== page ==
Air Transport Association of America (ATA) reported (06-Jan-2011) the composite cost index for US passenger airlines rose 5% year-on-year to 209.8 in 3Q2010, outpacing the 1.2% growth in the US consumer price index (CPI). The three largest components of the index were fuel, labour and transport related expenses*, respectively. Other third quarter highlights include:
- Improvements in fuel efficiency, labour productivity and revenue generation helped offset the higher composite costs, pushing the break-even load factor down 8.7 ppts to 75.9%, the lowest level since 1Q2001, and enabling the first consecutive quarters of profitability since mid- 2007;
- Combined fuel and labour costs accounted for half of airline operating expenses. The average price paid for fuel rose 10.6%, from USD1.92 to USD2.13 per gallon. The average cost (wages, benefits and payroll taxes) of a full-time equivalent worker rose 5.6% to a high of USD86,603;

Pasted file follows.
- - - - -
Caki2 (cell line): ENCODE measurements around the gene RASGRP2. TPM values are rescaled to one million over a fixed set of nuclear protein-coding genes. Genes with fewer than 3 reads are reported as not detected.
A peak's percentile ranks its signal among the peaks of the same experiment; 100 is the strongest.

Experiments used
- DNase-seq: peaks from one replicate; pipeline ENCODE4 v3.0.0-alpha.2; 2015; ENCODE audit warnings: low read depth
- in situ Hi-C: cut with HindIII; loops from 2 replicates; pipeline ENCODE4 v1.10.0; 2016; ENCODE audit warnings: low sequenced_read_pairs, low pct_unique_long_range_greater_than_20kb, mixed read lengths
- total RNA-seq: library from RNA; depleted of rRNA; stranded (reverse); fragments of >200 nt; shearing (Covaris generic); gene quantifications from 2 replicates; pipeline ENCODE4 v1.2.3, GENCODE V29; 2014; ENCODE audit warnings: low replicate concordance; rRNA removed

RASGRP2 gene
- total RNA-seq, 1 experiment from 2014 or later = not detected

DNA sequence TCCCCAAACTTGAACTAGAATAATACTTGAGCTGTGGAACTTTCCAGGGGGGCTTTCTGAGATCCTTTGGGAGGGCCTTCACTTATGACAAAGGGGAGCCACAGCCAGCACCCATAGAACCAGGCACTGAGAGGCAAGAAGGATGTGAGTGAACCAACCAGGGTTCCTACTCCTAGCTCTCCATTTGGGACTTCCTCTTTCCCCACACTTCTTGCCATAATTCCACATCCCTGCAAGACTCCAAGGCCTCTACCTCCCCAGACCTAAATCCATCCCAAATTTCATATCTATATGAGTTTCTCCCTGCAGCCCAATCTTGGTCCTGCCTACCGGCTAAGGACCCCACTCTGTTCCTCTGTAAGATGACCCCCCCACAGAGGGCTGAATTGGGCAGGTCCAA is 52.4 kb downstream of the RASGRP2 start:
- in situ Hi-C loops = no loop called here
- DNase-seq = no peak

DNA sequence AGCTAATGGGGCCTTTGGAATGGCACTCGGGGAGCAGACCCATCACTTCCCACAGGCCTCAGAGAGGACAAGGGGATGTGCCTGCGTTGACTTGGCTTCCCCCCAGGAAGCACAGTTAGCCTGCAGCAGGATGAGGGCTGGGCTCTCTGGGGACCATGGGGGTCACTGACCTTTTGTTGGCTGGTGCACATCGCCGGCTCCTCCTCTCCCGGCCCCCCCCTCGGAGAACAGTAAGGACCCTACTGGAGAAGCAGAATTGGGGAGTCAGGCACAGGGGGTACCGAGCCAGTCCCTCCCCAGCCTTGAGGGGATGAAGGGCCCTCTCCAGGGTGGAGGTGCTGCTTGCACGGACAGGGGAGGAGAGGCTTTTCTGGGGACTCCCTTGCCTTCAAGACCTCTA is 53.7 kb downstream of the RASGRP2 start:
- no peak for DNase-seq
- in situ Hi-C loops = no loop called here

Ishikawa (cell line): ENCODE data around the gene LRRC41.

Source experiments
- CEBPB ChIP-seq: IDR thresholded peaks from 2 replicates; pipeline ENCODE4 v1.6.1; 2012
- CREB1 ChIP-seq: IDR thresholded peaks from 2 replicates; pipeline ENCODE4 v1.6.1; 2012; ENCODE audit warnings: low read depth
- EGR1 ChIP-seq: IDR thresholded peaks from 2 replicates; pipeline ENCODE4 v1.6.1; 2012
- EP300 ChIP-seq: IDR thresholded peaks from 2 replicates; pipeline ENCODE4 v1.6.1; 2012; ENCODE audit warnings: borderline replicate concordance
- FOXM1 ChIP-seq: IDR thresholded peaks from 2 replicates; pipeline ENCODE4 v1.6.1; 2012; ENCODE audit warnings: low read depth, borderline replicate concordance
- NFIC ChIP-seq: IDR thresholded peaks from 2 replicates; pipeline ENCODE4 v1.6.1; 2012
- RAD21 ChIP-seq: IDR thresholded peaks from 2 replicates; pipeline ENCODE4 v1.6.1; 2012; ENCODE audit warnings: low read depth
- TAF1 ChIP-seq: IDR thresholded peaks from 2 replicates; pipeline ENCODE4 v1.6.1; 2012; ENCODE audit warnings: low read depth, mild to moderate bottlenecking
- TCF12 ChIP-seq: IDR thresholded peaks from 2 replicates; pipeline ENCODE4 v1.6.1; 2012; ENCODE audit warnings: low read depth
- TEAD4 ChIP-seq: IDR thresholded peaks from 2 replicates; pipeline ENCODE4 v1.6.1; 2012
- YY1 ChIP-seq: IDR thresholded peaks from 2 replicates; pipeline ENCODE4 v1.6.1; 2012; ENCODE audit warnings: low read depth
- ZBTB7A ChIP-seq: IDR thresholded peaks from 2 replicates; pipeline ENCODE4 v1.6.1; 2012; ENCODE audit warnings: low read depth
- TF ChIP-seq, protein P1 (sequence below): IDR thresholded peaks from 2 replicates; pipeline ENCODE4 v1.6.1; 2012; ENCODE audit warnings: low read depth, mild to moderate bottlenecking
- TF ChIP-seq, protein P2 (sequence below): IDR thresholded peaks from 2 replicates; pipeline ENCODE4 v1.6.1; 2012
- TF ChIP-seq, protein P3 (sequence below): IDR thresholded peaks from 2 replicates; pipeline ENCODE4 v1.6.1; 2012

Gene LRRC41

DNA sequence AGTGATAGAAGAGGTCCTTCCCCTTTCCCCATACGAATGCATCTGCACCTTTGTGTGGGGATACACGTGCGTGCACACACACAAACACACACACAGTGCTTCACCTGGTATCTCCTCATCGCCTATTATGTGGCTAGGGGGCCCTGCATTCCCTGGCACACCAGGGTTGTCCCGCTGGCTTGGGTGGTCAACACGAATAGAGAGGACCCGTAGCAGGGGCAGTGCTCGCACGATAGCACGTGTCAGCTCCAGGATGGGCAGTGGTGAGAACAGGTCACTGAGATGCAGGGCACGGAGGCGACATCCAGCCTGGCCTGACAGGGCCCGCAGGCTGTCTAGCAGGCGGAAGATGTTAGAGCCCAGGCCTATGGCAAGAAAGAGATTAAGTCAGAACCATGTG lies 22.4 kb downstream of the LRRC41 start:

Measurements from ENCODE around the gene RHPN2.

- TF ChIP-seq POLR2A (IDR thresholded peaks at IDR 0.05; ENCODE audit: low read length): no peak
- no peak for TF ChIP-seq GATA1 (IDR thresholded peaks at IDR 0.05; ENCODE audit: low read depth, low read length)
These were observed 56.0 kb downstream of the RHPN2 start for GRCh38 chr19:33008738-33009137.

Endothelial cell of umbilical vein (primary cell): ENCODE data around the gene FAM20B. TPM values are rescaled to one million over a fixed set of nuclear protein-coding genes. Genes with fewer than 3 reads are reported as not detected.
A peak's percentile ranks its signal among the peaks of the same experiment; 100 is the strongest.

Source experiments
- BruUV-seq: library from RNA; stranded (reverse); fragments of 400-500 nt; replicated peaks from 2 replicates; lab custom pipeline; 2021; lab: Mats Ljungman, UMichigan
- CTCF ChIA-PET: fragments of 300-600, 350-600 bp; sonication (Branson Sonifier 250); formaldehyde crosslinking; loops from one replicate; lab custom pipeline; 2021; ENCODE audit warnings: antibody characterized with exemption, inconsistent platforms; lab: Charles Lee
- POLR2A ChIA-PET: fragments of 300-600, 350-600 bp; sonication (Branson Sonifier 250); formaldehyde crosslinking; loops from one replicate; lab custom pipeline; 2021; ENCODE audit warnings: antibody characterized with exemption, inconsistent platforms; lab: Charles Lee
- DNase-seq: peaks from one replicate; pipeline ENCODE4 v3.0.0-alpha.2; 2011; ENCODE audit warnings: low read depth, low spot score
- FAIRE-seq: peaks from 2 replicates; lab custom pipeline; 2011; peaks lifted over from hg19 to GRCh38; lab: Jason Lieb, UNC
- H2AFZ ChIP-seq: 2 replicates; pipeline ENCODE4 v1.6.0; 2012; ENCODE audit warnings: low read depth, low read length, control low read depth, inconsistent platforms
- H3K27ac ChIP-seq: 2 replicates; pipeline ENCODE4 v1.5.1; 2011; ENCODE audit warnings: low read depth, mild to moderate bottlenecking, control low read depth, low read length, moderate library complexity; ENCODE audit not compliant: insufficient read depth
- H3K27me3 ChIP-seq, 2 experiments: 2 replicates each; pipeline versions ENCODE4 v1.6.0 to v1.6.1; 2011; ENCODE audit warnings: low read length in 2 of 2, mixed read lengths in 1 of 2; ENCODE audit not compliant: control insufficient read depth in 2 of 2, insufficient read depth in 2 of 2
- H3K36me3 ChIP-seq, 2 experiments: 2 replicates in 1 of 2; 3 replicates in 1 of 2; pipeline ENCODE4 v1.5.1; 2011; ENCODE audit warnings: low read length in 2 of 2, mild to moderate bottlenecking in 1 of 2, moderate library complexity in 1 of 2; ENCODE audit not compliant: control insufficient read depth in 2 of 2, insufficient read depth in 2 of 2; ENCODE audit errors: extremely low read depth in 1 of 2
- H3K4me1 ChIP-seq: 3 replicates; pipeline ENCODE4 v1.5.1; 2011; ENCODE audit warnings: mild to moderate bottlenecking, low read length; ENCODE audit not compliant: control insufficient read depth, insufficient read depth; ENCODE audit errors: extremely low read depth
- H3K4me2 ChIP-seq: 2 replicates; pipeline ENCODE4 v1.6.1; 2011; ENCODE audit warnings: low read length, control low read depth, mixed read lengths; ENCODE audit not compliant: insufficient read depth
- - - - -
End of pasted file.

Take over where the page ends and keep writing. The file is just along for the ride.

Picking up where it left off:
- Other rising cost categories included advertising and promotion (up 12.8%), aircraft rents and ownership (up 9.4%), travel agency commissions (up 6.1%), landing fees (up 3.8%) and interest (up 3.6%);
- Other categories seeing year-over-year declines in input costs included maintenance material (cost of maintaining and purchasing materials for airframes, aircraft engines, ground property and equipment, down 6.7%), property rents and ownership (down 5.1%) and non-aircraft insurance (down 3.8%). [more]
*Comprises primarily of payments by mainline carriers to their regional partners to transport passengers and cargo on their behalf
ATA: "The third-quarter results highlight the continued importance of offsetting the rising costs of doing business through operational efficiencies, productivity gains, and diversification of revenue streams. Thanks to a strengthening economy and the continuing efforts of airlines to adapt to a volatile environment, the increase in costs did not stand in the way of profitability this quarter,” John Heimlich, Chief Economist. Source: ATA, 06-Jan-2011.